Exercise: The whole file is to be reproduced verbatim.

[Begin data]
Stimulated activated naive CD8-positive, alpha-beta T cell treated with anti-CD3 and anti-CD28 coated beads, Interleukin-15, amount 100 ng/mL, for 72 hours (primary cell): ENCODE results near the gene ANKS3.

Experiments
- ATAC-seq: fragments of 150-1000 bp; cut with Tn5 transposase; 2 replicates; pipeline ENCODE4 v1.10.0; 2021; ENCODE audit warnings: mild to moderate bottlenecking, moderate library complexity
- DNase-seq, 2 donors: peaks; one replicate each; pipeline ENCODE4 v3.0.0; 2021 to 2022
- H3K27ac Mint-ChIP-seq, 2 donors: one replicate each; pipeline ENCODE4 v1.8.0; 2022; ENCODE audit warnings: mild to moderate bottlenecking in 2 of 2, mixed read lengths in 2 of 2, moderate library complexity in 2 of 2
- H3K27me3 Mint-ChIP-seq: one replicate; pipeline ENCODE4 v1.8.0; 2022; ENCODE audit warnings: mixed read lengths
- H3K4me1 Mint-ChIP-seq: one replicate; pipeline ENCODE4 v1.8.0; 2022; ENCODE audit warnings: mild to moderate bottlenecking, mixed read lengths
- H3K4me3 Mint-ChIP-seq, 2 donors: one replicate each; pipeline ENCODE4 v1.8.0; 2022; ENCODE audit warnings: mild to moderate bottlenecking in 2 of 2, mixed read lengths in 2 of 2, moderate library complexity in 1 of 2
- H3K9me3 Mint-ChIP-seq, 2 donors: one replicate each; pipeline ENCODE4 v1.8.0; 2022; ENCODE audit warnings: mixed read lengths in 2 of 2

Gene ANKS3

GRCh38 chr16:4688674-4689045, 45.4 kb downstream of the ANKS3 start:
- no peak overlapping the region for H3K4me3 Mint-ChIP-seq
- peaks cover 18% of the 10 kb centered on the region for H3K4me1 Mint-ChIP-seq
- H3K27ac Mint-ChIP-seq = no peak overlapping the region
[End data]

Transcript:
Stimulated activated naive CD8-positive, alpha-beta T cell treated with anti-CD3 and anti-CD28 coated beads, Interleukin-15, amount 100 ng/mL, for 72 hours (primary cell): ENCODE results near the gene ANKS3.

Experiments
- ATAC-seq: fragments of 150-1000 bp; cut with Tn5 transposase; 2 replicates; pipeline ENCODE4 v1.10.0; 2021; ENCODE audit warnings: mild to moderate bottlenecking, moderate library complexity
- DNase-seq, 2 donors: peaks; one replicate each; pipeline ENCODE4 v3.0.0; 2021 to 2022
- H3K27ac Mint-ChIP-seq, 2 donors: one replicate each; pipeline ENCODE4 v1.8.0; 2022; ENCODE audit warnings: mild to moderate bottlenecking in 2 of 2, mixed read lengths in 2 of 2, moderate library complexity in 2 of 2
- H3K27me3 Mint-ChIP-seq: one replicate; pipeline ENCODE4 v1.8.0; 2022; ENCODE audit warnings: mixed read lengths
- H3K4me1 Mint-ChIP-seq: one replicate; pipeline ENCODE4 v1.8.0; 2022; ENCODE audit warnings: mild to moderate bottlenecking, mixed read lengths
- H3K4me3 Mint-ChIP-seq, 2 donors: one replicate each; pipeline ENCODE4 v1.8.0; 2022; ENCODE audit warnings: mild to moderate bottlenecking in 2 of 2, mixed read lengths in 2 of 2, moderate library complexity in 1 of 2
- H3K9me3 Mint-ChIP-seq, 2 donors: one replicate each; pipeline ENCODE4 v1.8.0; 2022; ENCODE audit warnings: mixed read lengths in 2 of 2

Gene ANKS3

GRCh38 chr16:4688674-4689045, 45.4 kb downstream of the ANKS3 start:
- no peak overlapping the region for H3K4me3 Mint-ChIP-seq
- peaks cover 18% of the 10 kb centered on the region for H3K4me1 Mint-ChIP-seq
- H3K27ac Mint-ChIP-seq = no peak overlapping the region